But on a morning at the end of April, there came a messenger from King Stephen, bidding all earls, barons, bannerets, and knights, upon their oath of fealty, join him with their fighting men in Oxford. For form's sake, the messenger came to Stoke Regis, as not admitting that any Norman knight should not be on the king's side; and the drawbridge being down, he rode under the gateway, and when the trumpeter who was with him had blown three blasts, he delivered his message. Then the steward, bowing deeply, answered that his lord was absent on a journey; and the messenger turned and rode away, without bite or sup. But, riding on to Stortford Castle, he found Sir Arnold, and delivered the king's bidding with more effect, and was hospitably treated with meat and drink. Sir Arnold armed himself slowly in full mail, saving his head, for the weather was strangely warm, and he would ride in his hat rather than wear the heavy steel cap with the broad nose-guard. Before an hour had passed he was mounted, with his men, and his footmen were marching before and behind him on the broad Hertford road. But he had sent a messenger secretly to the Lady Goda, to tell her that he was gone; and after that she heard nothing for many days.

In the morning, and after dinner, and before sunset, she came every day to the little garden under the west wall of the manor, and looked long toward the road--not that she wished Sir Raymond back, nor that she cared when Gilbert came, but she well knew that the return of either would mean that the fighting was over, and that Sir Arnold, too, would be at leisure to go home.

On that fifth of May, as the sun was going down, she stood still and looked out toward the road for the tenth time since Curboil had gone to join the king. The sun sank lower, and still she saw nothing; and she felt the chill of the damp evening air, and would have turned to go in, but something held her. Far up the road, on the brow of the rising ground, she saw a tiny spark, a little dancing flame like the corpse- candles that run along the graves on a summer's night--first one, then all at once three, then, as it seemed to her, a score at least, swaying a little above a compact dark mass against the red sky. The lights were like little stars rising and falling on the horizon, and always just above a low, black cloud. A moment more, and the evening breeze out of the west brought a long-drawn harmony of chanting to the Lady Goda's ear, the high sweet notes of youthful voices sustained by the rich counterpoint of many grown men's tones. She started, and held her breath, shivered a little, and snatched at the rose bush beside her, so that the thorns struck through the soft green gauntlet and pricked her, though she felt nothing. There was death in the air; there was death in the moving lights; there was death in the minor wail of the monks' voices. In the first moment of imperfect understanding, it was Arnold whom they were bringing home to her, slain in battle by her lawful husband, or by Gilbert, her son; it was Arnold whom they were bringing back to her who loved him, that she might wash his wounds with her tears, and dry his damp brow with her glorious hair. Wide-eyed and silent, as the train came near, she moved along by the moat to meet the procession at the drawbridge, not understanding yet, but not letting one movement of the men, one flicker of the lights, one quaver of the deep chant, escape her reeling senses. Then all at once she was aware that Gilbert walked bareheaded before the bier, half wrapped in a long black cloak that swept the greensward behind him. As she turned the last bastion before reaching the drawbridge, the funeral was moving along by the outer edge of the moat, and between the procession and her there was only the broad water, reflecting the lights of the moving tapers, the dark cowls of the monks, the white surplices of the song- boys. They moved slowly, and she, as in a dream, followed them on the other side with little steps, wondering, fearing, starting now with a wild thrill of liberty at last, now struggling with a half conventional, half hysterical sob that rose in her throat at the thought of death so near. She had lived with him, she had played the long comedy of love with him, she had loathed him in her heart, she had smiled at him with well-trained eyes; and now she was free to choose, free to love, free to be Arnold's wife. And yet she had lived with the dead man; and in the far-off past there were little tender lights of happiness, half real, half played, but never forgotten, upon which she had once taught her thoughts to dwell tenderly and sadly. She had loved the dead man in the first days of marriage, as well as her cold and unawakened nature could love at all--if not for himself, at least for the hopes of vanity built on his name. She had hated him in secret, but she could not have hated him so heartily had there not once been a little love to turn so fiercely sour. She could not have trained her eyes to smile at him so gently had she not once smiled for his own sake. And so, when they brought him dead to the gate of his own house, his wife had still some shreds of memories for weeds to eke out a show of sorrow.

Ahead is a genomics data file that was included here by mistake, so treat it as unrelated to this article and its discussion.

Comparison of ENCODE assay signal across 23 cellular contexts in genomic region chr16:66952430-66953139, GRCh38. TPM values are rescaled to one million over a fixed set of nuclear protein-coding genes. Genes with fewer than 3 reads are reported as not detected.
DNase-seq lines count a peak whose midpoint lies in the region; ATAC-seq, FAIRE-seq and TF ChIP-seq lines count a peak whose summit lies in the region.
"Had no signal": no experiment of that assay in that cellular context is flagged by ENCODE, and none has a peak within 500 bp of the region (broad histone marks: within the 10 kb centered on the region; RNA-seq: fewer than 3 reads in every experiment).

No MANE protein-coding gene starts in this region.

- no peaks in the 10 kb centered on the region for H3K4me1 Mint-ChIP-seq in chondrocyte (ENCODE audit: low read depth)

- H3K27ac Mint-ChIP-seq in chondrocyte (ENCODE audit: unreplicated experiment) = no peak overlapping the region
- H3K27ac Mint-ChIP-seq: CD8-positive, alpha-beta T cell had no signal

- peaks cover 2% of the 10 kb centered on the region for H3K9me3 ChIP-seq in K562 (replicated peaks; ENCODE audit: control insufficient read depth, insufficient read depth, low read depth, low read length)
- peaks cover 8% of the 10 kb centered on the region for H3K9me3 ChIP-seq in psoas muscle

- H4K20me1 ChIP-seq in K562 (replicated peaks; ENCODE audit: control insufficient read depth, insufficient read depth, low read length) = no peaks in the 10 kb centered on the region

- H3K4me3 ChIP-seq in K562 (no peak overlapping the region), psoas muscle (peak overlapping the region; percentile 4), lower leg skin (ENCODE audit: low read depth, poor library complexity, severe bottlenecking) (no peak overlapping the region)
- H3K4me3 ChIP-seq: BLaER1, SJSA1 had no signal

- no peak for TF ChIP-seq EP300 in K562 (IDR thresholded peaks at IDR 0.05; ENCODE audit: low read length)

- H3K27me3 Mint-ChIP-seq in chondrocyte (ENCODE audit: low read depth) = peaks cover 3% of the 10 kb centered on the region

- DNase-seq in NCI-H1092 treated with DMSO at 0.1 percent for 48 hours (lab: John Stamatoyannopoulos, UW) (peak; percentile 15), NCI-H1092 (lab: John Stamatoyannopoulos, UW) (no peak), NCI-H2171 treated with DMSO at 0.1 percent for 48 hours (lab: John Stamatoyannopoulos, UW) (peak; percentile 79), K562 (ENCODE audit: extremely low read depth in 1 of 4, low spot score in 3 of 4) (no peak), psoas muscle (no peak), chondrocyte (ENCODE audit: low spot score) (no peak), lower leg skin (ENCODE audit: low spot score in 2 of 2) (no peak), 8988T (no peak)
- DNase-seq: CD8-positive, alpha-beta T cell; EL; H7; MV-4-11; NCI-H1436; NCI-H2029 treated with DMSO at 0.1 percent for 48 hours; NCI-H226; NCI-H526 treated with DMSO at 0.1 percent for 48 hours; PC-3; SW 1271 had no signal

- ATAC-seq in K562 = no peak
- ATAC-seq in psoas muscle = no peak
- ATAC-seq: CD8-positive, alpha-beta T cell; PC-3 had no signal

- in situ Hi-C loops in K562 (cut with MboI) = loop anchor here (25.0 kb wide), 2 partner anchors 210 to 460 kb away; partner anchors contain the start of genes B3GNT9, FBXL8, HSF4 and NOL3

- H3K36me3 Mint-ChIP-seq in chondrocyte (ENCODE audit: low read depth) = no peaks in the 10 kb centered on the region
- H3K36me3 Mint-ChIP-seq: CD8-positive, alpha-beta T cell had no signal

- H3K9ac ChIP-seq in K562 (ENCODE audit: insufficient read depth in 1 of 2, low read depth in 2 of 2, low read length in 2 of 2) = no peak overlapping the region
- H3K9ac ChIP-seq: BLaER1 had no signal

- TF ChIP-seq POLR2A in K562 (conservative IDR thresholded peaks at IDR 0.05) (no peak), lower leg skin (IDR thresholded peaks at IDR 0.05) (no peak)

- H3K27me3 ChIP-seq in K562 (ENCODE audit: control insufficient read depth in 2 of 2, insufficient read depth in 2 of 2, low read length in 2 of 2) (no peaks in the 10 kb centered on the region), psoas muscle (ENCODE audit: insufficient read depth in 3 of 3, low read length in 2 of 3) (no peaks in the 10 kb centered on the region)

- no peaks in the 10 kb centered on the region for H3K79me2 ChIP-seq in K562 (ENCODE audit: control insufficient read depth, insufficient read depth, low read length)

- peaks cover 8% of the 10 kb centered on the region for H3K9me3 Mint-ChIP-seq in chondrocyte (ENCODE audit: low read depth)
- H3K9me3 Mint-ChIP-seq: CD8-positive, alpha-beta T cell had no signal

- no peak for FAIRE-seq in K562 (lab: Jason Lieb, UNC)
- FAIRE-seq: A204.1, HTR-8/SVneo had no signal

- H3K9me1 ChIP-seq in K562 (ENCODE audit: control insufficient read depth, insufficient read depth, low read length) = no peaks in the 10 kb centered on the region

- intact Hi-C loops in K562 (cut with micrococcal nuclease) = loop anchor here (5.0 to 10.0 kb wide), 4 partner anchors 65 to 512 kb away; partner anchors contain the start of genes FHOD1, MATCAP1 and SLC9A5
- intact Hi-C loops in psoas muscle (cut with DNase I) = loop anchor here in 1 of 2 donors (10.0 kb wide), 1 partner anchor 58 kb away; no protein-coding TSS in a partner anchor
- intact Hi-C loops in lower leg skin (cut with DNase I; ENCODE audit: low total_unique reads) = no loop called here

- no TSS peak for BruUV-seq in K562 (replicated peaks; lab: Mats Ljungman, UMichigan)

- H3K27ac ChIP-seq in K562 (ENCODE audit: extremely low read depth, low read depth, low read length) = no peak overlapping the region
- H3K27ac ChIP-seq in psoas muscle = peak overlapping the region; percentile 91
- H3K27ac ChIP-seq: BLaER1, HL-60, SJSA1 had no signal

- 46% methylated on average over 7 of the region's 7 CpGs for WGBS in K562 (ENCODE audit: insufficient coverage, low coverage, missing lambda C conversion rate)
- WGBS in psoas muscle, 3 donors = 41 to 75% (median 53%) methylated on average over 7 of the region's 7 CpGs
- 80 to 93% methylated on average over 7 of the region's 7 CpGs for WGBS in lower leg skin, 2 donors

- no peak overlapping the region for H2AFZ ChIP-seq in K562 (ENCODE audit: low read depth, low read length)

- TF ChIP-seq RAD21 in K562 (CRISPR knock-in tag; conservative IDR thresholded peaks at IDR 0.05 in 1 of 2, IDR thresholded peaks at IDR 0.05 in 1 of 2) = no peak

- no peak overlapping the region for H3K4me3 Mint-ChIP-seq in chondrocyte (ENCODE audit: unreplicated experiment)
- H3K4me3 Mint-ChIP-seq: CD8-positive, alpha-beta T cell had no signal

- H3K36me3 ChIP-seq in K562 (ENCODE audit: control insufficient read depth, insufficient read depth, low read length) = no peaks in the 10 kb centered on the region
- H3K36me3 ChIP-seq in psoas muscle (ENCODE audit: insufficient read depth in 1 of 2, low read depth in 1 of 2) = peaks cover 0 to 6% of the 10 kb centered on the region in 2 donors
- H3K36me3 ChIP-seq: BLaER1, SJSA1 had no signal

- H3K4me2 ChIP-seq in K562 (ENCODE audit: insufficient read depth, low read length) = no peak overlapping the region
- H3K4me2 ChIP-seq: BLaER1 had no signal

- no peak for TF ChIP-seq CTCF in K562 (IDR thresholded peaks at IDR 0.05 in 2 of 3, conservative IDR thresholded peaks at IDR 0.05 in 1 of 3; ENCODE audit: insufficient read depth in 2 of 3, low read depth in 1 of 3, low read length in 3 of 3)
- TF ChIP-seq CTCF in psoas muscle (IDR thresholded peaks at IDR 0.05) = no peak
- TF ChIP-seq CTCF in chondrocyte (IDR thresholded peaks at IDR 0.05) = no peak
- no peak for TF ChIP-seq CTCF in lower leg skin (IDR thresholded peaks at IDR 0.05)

She passed through the postern in the small round tower beside the gateway, knowing that when she came out under the portcullis, the funeral train would be just reaching the other end of the bridge. The little vaulted room in the lower story of the tower was not four steps in width across, from door to door; but it was almost dark, and there the Lady Goda stopped one moment before she went out to meet the mourners. Standing still in the dimness, she pressed her gloved hands to her eyes with all her might, as though to concentrate her thoughts and her strength. Then she threw back her arms, and looked up through the gloom, and almost laughed; and she felt something just below her heart that stifled her like a great joy. Then all at once she was calm, and touched her eyes again with her gloved hands, but gently now, as though smoothing them and preparing them to look upon what they must see presently. She opened the little door, and was suddenly standing in the midst of the frightened herd of retainers and servants, while the